This year they didn’t give him strange looks and giggles, but then this year he didn’t pretend to be a member of geek squad. Returning to that persona was alluring, but it wouldn’t work now. Too many knew him.
A sudden gust of wind guided him to the low wall where he got drenched together with Yukio last summer, and wasn’t it somewhere around here they met Ai the first time? Ulf briefly wondered what had happened to her. Some of the club members said she showed up at the Haven together with her friends occasionally.
Then he got to the last corner and saw the mall ahead. That sight, walking on foot, brought more memories to him. There had been a time, after he found the Stockholm Haven café, but before they finally abandoned the one in the mall, which mean there had been a time when Christina spent time here as well.
Ulf grimaced at the thought. He’d been too busy with a manhunt to give her the attention she needed, and deserved. With a smirk he corrected that thought a little. He’d been too afraid of falling in love with her, even though he already had by that time.
I really am an idiot, am I not? He sighed. Well, I pushed her into a corner, and she broke up. Any healthy person would.
Should he have told her he loved her? Probably. He never waited over half a year doing so with any other girl, or in Maria’s case, woman. Christina’s as well, if he was to be honest. And while being honest; he never left wife and kids behind before neither.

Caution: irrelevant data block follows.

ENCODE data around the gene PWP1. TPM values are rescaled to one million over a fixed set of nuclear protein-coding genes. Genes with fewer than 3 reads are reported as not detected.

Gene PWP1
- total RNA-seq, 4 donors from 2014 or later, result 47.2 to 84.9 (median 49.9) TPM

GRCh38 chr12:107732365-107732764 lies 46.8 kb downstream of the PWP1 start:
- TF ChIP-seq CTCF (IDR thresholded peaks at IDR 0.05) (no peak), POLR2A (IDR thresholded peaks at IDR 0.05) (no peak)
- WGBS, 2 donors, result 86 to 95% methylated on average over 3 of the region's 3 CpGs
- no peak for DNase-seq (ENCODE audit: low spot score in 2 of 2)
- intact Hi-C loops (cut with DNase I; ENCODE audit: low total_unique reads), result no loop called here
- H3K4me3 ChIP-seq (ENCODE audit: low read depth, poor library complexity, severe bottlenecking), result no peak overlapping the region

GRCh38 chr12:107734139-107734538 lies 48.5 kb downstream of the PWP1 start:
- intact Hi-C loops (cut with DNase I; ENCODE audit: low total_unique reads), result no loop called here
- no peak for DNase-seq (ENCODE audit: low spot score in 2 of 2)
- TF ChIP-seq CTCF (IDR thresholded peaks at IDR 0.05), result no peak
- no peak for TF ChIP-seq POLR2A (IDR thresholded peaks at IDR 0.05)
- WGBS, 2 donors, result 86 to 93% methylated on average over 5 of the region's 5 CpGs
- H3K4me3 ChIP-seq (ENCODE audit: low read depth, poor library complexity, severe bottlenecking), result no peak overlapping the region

His feet brought him to the bike, and he quickly checked it for any damage, but here in Japan vandalism was all but unthinkable, and the bike was as shiny clean as when he left it in the morning.
Thinning traffic signalled the end of evening rush hour, and Ulf shouldered his bag and went inside.
The stairs he’d climbed so many times last year took him to the second floor. Yukio waved from their old table, and Ulf waved back. Then he did his usual, stupid semi circle walk towards the counter, but even though Yukio shook his head none of the waitresses showed any sign of recognition.
New staff, I guess.
They had little more than an hour before they needed to leave for a nearby office building. That should be enough time to put the finishing touches to his presentation, especially given Yukio’s scary ability to ruthlessly cut away everything non-essential.
“Ready when you are,” Kyoko greeted him.
As if by magic a waitress materialised by the table, and Ulf placed his usual order. Yukio and Kyoko were already halfway through theirs.
Ulf was about to dig up a laptop when his phone suddenly danced around in his pocket. A little bit dumbfounded Ulf grabbed it and looked at the screen.
She hadn’t called even once since she broke up with him, and Ulf wondered what could possibly be the reason for a call now. His heart beat furiously when he took the call. No matter how grown up he was childish fantasies and wishful dreams played in his mind.
“Ulf Hammargren,” he said, and cursed himself for being so formal.
Christina’s call amounted to one sentence only. Ulf listened to it, said bye and killed the call. Then he looked up and met Yukio’s and Kyoko’s quizzical looks.
I have to tell them. “Guys, we have a problem.”